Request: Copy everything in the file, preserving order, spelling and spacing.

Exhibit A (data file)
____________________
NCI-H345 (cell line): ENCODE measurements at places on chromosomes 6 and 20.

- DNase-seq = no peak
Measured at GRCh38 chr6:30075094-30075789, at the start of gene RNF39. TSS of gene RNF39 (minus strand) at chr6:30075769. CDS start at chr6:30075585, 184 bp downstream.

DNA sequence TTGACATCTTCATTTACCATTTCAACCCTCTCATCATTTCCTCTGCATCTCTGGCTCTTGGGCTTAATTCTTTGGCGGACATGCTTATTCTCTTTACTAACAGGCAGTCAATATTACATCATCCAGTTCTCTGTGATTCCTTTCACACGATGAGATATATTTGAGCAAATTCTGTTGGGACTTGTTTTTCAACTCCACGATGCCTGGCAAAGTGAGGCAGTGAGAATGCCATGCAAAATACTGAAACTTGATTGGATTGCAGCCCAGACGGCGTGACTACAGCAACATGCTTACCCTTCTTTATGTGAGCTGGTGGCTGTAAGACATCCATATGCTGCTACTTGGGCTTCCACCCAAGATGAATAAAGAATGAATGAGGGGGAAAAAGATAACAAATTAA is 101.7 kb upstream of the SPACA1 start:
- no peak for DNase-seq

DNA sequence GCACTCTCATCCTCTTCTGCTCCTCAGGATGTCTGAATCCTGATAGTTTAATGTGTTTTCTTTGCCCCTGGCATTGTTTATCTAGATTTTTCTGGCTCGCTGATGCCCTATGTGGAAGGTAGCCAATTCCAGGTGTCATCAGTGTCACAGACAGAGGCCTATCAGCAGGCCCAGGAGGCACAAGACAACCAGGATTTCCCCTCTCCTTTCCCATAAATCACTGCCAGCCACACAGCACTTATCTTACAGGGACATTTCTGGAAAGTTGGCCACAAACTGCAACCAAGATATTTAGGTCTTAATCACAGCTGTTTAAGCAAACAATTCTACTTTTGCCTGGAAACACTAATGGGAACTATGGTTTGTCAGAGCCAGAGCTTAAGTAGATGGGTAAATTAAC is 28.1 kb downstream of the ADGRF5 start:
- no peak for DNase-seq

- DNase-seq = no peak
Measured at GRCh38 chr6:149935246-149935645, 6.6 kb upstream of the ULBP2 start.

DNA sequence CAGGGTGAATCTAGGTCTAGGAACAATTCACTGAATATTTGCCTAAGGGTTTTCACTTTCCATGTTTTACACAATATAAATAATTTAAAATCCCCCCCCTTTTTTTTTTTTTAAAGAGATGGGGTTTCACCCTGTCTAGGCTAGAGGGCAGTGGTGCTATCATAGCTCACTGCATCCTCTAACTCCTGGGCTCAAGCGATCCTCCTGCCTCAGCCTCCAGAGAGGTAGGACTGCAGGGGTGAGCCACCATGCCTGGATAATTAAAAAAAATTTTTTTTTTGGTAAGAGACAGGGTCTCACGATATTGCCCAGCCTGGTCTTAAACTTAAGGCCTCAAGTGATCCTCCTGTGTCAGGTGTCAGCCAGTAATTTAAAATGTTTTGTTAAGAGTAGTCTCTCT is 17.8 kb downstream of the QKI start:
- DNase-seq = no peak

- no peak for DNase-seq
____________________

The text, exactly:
NCI-H345 (cell line): ENCODE measurements at places on chromosomes 6 and 20.

- DNase-seq = no peak
Measured at GRCh38 chr6:30075094-30075789, at the start of gene RNF39. TSS of gene RNF39 (minus strand) at chr6:30075769. CDS start at chr6:30075585, 184 bp downstream.

DNA sequence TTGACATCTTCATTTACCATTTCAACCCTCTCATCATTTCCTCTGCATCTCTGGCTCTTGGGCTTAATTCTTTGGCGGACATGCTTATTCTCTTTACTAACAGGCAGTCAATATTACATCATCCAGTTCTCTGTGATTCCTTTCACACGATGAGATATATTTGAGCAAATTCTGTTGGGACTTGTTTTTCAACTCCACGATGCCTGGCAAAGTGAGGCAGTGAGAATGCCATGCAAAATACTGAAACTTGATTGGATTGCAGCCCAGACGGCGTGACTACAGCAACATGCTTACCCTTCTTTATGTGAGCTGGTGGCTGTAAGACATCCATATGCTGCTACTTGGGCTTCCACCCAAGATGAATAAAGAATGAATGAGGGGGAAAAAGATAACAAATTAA is 101.7 kb upstream of the SPACA1 start:
- no peak for DNase-seq

DNA sequence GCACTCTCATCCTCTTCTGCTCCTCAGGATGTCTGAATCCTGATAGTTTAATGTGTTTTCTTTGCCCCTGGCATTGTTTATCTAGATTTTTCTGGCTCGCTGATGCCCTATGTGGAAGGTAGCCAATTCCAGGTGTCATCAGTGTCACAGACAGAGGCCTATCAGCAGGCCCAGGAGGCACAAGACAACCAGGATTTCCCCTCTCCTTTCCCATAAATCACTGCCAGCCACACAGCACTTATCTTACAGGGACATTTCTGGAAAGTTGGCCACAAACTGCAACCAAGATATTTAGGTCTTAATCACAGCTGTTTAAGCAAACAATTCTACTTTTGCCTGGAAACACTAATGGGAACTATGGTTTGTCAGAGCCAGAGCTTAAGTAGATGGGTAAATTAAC is 28.1 kb downstream of the ADGRF5 start:
- no peak for DNase-seq

- DNase-seq = no peak
Measured at GRCh38 chr6:149935246-149935645, 6.6 kb upstream of the ULBP2 start.

DNA sequence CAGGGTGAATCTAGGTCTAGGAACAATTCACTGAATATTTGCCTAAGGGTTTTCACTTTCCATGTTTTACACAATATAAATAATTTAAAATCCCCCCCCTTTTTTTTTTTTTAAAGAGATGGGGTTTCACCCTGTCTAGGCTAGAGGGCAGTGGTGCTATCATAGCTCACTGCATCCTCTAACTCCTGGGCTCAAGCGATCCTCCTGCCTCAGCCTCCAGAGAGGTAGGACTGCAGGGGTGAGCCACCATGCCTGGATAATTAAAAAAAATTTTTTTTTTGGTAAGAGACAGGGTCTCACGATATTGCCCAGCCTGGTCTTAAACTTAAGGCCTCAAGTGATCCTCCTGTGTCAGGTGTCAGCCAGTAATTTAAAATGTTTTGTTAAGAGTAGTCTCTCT is 17.8 kb downstream of the QKI start:
- DNase-seq = no peak

- no peak for DNase-seq